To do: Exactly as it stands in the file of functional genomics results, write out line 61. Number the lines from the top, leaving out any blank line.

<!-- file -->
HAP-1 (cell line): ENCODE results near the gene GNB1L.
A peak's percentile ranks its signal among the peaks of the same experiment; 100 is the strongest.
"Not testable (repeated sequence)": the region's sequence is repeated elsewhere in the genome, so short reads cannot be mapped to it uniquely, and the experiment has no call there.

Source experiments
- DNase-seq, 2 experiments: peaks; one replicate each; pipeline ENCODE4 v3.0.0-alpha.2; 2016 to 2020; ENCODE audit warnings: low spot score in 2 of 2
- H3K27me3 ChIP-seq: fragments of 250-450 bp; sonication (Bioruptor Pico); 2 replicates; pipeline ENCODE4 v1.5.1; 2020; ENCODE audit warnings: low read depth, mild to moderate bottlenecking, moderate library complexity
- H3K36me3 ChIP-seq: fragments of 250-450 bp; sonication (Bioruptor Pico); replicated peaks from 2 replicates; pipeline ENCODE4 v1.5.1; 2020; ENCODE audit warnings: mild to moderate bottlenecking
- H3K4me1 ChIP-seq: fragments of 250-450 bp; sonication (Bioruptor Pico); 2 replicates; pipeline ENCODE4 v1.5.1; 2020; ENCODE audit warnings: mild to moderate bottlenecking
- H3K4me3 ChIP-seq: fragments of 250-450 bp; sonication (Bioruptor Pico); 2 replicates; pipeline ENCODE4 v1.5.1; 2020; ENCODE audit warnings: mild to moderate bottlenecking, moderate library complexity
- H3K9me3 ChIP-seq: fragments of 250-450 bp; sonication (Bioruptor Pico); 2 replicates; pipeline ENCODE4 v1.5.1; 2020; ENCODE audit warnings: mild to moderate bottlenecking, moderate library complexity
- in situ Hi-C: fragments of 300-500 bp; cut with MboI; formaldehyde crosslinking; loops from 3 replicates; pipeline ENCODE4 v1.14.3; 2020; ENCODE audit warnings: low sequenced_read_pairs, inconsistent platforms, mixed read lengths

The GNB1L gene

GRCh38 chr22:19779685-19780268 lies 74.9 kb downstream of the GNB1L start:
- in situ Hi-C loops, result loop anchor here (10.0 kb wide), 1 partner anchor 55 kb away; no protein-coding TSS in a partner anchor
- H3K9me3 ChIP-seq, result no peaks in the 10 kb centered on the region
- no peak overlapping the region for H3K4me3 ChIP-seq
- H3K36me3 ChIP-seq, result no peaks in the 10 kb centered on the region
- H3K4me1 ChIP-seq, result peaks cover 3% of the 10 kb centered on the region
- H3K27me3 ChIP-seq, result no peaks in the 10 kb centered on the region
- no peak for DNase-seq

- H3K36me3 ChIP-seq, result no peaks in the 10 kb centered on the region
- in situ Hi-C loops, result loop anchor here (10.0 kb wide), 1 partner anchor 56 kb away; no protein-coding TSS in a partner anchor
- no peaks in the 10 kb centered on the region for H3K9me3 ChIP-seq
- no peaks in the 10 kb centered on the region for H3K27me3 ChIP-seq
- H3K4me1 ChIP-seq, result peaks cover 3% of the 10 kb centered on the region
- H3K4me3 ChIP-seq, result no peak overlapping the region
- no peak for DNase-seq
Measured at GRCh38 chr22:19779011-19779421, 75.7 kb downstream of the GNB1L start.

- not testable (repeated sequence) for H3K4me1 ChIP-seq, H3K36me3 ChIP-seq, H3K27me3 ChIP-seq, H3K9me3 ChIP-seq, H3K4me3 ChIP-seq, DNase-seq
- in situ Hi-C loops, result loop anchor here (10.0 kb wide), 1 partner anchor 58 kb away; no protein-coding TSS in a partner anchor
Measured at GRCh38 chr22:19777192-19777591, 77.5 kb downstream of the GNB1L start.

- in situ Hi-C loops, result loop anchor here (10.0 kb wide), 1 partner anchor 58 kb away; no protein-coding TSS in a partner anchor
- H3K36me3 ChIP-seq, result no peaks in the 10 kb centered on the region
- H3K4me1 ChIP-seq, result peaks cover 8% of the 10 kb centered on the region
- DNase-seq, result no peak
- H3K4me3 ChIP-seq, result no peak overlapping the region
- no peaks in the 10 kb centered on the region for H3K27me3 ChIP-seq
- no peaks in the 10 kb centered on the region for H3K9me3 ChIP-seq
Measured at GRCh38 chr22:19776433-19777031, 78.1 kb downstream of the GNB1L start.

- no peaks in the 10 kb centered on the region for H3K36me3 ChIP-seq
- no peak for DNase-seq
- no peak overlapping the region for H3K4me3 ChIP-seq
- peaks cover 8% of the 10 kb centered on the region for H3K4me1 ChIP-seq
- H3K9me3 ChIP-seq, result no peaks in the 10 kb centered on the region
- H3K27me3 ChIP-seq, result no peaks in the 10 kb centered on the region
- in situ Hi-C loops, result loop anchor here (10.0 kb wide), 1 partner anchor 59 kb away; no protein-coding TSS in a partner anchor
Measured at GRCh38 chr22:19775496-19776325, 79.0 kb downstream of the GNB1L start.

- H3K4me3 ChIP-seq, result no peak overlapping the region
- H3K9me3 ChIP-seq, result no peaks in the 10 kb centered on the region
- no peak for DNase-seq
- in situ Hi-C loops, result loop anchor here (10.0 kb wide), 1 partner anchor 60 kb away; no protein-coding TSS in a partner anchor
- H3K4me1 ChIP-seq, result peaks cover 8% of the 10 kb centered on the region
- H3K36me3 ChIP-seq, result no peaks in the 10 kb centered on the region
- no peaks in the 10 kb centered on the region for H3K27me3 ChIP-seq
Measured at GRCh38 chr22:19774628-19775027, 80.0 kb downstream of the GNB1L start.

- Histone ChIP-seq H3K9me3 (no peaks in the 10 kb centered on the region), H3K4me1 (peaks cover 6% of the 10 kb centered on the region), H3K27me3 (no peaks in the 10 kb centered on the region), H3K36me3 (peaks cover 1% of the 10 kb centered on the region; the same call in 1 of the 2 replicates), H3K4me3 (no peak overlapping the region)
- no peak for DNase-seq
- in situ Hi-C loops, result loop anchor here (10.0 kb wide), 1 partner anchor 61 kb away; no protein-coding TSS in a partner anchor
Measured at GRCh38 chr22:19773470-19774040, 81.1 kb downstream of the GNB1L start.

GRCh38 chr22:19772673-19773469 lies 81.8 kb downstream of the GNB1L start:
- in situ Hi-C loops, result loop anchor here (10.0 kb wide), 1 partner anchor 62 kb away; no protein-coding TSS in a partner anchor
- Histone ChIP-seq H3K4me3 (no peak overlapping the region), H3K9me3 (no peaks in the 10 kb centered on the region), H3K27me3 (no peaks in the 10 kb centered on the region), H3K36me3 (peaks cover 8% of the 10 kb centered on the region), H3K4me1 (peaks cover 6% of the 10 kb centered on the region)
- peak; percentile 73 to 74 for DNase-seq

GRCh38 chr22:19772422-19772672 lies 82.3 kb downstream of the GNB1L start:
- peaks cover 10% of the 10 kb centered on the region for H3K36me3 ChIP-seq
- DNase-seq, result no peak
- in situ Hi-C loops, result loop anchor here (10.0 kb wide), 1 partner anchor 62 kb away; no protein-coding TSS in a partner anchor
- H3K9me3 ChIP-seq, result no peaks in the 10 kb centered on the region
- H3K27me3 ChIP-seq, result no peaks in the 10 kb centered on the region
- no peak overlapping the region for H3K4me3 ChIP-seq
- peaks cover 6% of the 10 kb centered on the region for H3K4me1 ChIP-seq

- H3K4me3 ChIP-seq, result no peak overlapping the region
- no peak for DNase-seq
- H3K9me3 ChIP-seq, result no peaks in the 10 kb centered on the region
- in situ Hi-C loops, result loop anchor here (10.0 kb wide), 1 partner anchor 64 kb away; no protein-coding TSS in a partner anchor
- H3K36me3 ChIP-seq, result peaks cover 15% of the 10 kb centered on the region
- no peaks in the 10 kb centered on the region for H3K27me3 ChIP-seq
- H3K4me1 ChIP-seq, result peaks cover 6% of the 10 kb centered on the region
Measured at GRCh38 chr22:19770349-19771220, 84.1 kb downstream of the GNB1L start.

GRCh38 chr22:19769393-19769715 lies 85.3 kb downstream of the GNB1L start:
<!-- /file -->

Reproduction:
- in situ Hi-C loops, result loop anchor here (10.0 kb wide), 1 partner anchor 62 kb away; no protein-coding TSS in a partner anchor